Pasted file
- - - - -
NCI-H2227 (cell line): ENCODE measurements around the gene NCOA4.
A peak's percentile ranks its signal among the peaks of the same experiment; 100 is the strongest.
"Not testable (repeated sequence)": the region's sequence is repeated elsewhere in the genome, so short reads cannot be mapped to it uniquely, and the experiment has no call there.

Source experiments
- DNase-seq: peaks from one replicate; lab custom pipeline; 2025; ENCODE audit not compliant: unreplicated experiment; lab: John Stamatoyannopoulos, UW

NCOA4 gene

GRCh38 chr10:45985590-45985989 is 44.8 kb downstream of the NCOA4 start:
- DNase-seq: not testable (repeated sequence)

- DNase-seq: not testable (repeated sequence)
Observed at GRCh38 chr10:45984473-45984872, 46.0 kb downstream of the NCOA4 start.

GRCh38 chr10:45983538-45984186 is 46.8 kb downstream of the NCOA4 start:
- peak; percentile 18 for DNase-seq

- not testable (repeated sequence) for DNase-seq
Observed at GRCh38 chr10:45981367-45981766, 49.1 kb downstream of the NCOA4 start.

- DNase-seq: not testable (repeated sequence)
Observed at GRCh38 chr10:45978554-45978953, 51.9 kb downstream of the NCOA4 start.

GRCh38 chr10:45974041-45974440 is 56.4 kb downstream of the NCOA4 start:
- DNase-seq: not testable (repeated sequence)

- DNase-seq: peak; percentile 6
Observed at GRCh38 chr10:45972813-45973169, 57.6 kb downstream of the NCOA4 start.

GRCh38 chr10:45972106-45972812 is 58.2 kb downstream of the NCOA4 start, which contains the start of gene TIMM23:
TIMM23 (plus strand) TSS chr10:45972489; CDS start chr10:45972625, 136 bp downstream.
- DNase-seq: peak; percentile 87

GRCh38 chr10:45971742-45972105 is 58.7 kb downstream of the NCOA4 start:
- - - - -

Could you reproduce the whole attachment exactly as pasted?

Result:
NCI-H2227 (cell line): ENCODE measurements around the gene NCOA4.
A peak's percentile ranks its signal among the peaks of the same experiment; 100 is the strongest.
"Not testable (repeated sequence)": the region's sequence is repeated elsewhere in the genome, so short reads cannot be mapped to it uniquely, and the experiment has no call there.

Source experiments
- DNase-seq: peaks from one replicate; lab custom pipeline; 2025; ENCODE audit not compliant: unreplicated experiment; lab: John Stamatoyannopoulos, UW

NCOA4 gene

GRCh38 chr10:45985590-45985989 is 44.8 kb downstream of the NCOA4 start:
- DNase-seq: not testable (repeated sequence)

- DNase-seq: not testable (repeated sequence)
Observed at GRCh38 chr10:45984473-45984872, 46.0 kb downstream of the NCOA4 start.

GRCh38 chr10:45983538-45984186 is 46.8 kb downstream of the NCOA4 start:
- peak; percentile 18 for DNase-seq

- not testable (repeated sequence) for DNase-seq
Observed at GRCh38 chr10:45981367-45981766, 49.1 kb downstream of the NCOA4 start.

- DNase-seq: not testable (repeated sequence)
Observed at GRCh38 chr10:45978554-45978953, 51.9 kb downstream of the NCOA4 start.

GRCh38 chr10:45974041-45974440 is 56.4 kb downstream of the NCOA4 start:
- DNase-seq: not testable (repeated sequence)

- DNase-seq: peak; percentile 6
Observed at GRCh38 chr10:45972813-45973169, 57.6 kb downstream of the NCOA4 start.

GRCh38 chr10:45972106-45972812 is 58.2 kb downstream of the NCOA4 start, which contains the start of gene TIMM23:
TIMM23 (plus strand) TSS chr10:45972489; CDS start chr10:45972625, 136 bp downstream.
- DNase-seq: peak; percentile 87

GRCh38 chr10:45971742-45972105 is 58.7 kb downstream of the NCOA4 start: